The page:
Is Skin Brushing As Effective On Wet Skin As Dry Skin?

There’s something delightfully indulgent about taking a hot bath as everyone else in the timezone tackles yet another workweek. As I reveled in my birthday bath yesterday, I pondered deep thoughts about (what else) the finer aspects of cellulite treatment.

Internet, you are home to some clever individuals.  CI readers have brought up questions I never would have thought of on my own. Like Harbour House, who last week asked why dry brushing is so much better than wet brushing. I assumed it was better because all the experts recommend brushing the skin when it’s dry, and I had such a strong reaction to dry brushing the first time I tried it that I knew they were on to something. But Harbour House wanted to know why, and for that question I didn’t have a good answer.

Cherry Maslen and Linda Bird address this very issue in their book, Cellulite Solutions (52 Brilliant Ideas): Tips and Techniques to Lose the Lumps. Here is their response:

You won’t remove the surface cells as effectively if your skin is wet, neither will your brush glide so easily across your skin. The key is to use long, smooth movements on dry skin toward the heart.

I’ve read similar answers from other skin brushing experts, and it seems logical enough. But as I soaked in my first bath in over a year, I started to gather conflicting evidence. Namely, my legs started to molt. Yes, molt. Like a lizard (but a very happy lizard, soaking in a geranium-scented bath). Despite the fact that I had been dry brushing regularly and using the occasional salt scrub, my skin was still not properly exfoliated. The hot water softened the skin to the point that the remaining dead skin cells easily brushed off with nothing more than a washcloth.

I still think dry skin brushing is greatly beneficial as a cellulite treatment, but I am starting to believe that wet skin brushing offers it’s own benefits, too.  Traditional cultures valued both practices. Looking back, I am surprised it took me so long to figure this out considering I lived in Tunisia prior to moving to Scotland (where I first started dry brushing). Tunisia has a rich history of wet skin brushing, something I will have to blog about in a future post.

So all of you Northerners out there who get automatic goose bumps at the thought of dry brushing in January, you might want to experiment with hot baths and a loofah to see if they can get you through the winter months. I’d love to hear about your progress. And in case you were wondering, Tuesday morning baths feel just as indulgent as Monday morning baths. I now know from experience.

*This post is a part of Real Food Wednesday hosted by Kelly the Kitchen Kop and Works for Me Wednesday hosted at We Are THAT Family.

Les Demoiselles d'Avignon by Pablo PicassoJoin the Cause

Start healing your cellulite right now by visiting our Cellulite Treatments page.  Please come back and let us know how it’s going along the way!

Or to make the most of your time and effort, why not first take a few minutes to get smart on cellulite theory by reading Cellulite 101?

*Signup to receive email when we announce a breakthrough in the case.


By submitting a comment below, you agree to abide by our comment policy

Harbour House says:

wow it's cool to think I inspired a whole entry devoted to my question! very informative thanks. reading it, I'd propose a couple of tentative conclusions. it seems the motion of wet brushing to get rid of dead skin cells may be quite different to dry brushing to stimulate lymphatic drainage. I've always exfoliated in the shower using shower gel and brushing in small circular motions. That seems like the best way to brush off dead skin cells to me. So I was struck when you recommended 'long, smooth movements' for dry brushing – how many times would I have to brush my lower leg, for example, for it to have an effect? once? twice? twenty?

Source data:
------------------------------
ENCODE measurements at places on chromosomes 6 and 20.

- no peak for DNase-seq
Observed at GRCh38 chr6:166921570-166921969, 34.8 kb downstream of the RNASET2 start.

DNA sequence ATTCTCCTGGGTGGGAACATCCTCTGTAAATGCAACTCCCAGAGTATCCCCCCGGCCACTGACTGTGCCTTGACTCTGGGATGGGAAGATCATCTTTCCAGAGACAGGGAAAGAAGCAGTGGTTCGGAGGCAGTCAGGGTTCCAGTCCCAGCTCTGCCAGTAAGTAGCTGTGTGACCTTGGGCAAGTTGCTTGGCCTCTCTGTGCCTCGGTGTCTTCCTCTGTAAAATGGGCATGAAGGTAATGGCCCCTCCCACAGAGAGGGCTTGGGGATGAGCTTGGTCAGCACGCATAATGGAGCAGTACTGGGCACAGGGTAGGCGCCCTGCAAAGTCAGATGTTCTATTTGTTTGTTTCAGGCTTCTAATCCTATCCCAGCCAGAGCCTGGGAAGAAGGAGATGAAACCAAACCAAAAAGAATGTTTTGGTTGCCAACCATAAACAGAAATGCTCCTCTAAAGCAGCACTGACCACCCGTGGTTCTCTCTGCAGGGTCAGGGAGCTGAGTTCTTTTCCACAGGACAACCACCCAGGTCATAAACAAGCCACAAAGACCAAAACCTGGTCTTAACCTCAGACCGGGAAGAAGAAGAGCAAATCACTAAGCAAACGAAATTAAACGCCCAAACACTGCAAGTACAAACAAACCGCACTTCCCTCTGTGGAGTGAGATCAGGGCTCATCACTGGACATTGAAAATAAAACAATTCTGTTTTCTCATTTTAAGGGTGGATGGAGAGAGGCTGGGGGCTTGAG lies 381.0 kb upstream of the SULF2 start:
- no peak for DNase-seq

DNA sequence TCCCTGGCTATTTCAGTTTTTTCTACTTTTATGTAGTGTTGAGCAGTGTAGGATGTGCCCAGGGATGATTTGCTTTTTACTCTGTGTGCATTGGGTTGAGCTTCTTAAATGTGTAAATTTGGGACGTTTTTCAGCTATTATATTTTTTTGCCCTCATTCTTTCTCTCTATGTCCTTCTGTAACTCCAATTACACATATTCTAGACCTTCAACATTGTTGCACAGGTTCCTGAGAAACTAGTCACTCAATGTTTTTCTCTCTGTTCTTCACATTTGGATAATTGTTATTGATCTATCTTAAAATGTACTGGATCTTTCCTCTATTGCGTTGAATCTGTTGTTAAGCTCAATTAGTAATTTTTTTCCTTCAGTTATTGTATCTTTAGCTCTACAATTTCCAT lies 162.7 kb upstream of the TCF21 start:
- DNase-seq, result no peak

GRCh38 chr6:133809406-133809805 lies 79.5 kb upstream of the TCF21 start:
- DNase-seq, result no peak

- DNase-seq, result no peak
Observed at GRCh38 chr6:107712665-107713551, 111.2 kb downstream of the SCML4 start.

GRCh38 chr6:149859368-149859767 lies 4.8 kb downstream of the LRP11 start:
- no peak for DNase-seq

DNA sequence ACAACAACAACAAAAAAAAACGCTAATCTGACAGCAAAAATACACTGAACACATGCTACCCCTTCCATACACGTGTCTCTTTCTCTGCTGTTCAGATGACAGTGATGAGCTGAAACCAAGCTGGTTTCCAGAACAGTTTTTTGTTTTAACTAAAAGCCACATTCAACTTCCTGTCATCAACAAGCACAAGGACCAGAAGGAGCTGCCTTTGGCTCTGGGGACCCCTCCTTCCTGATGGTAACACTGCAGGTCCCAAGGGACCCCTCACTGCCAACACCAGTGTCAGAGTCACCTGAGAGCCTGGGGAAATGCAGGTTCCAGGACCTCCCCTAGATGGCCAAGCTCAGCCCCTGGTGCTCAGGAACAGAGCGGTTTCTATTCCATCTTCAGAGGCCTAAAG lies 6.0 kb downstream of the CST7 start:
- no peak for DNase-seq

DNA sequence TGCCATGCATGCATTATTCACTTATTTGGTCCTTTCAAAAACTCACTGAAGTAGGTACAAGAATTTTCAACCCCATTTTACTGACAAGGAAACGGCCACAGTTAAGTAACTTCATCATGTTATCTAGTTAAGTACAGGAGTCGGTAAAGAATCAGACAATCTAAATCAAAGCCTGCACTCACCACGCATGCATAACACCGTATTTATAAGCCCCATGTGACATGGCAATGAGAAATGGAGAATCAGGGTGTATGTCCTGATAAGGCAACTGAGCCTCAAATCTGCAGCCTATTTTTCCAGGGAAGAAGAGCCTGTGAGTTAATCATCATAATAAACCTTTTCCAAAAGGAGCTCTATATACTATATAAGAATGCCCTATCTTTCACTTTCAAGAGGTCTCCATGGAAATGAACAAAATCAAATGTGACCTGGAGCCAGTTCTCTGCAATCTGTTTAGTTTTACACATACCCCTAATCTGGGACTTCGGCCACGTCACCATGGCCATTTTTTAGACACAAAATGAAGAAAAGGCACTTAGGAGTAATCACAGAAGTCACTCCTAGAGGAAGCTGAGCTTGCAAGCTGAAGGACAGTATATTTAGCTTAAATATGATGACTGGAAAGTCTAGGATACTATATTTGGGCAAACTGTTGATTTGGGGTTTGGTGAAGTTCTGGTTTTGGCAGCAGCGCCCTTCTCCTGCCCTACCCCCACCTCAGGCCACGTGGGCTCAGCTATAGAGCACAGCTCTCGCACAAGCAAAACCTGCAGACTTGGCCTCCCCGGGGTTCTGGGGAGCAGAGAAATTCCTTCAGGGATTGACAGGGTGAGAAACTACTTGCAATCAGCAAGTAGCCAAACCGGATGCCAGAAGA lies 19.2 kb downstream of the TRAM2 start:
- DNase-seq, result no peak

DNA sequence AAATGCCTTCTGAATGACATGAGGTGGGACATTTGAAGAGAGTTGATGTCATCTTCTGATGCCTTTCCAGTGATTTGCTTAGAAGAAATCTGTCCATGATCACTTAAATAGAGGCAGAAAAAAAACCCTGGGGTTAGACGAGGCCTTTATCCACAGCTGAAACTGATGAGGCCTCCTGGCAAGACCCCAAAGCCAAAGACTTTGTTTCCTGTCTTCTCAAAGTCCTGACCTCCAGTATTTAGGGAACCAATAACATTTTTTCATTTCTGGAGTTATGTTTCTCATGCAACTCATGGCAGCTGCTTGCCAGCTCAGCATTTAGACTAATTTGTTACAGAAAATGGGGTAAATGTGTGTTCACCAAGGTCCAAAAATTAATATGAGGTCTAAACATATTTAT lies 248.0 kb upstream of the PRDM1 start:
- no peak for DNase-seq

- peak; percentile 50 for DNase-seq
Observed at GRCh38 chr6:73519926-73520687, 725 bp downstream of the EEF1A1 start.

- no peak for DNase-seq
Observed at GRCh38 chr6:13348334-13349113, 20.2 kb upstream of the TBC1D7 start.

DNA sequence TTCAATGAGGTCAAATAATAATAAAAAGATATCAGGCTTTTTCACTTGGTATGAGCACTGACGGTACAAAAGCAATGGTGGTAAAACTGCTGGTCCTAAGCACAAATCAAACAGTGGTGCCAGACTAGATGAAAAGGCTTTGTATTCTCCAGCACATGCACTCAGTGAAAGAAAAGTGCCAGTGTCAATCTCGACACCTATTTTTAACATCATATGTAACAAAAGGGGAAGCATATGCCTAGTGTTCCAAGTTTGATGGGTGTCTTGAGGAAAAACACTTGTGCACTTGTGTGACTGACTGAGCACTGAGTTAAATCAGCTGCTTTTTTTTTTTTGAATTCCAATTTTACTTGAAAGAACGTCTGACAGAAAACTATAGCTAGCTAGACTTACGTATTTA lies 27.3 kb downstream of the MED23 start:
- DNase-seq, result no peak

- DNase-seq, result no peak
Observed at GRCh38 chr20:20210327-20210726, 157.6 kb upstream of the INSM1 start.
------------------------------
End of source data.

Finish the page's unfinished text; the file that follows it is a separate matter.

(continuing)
Hi, Harbour House! So nice to hear from you again. Not surprisingly, you bring up more good questions. I think the circular motions make sense for wet skin brushing because it's so focused on exfoliation. With dry brushing, I think the main purpose is to stimulate the lymphatic system, so that is why they recommend the longer movements (to best trace the pattern of lymphatic flow).

Are you asking how many strokes to be effective, or how many dry brushing sessions? For the former, I would say until the area turns a rosy color. For the latter, it probably varies for everyone. When I first started, I saw results within two weeks, dry brushing twice a day. But last year I hit a plateau and it didn't seem to have an effect on my remaining cellulite at all. This is the same time my fluoroderma had returned after moving back to the States. I am excited to see what happens now that I don't live in a fluoridated area. I will be sure to keep you posted! Feel free to do the same!

Bronwyn Hewitt says:

It is best to scrub or exfoliate in the shower or bath, your skin is softer and more supple and as your skin will be softer it will slough off in more even layers. Dry brushing in the bath will not only ruin your brush but also have NO affect. If you like I will write more eloquently answer this in more detail.


That would be great, Bron! Is it important to do both dry brushing and a form of wet exfoliation with a loofah (that's what I meant by wet skin brushing, I should have worded that better). Thanks for checking in on us here 🙂 As you can see, we still have a lot of questions!


Oops!Please fill out all required fields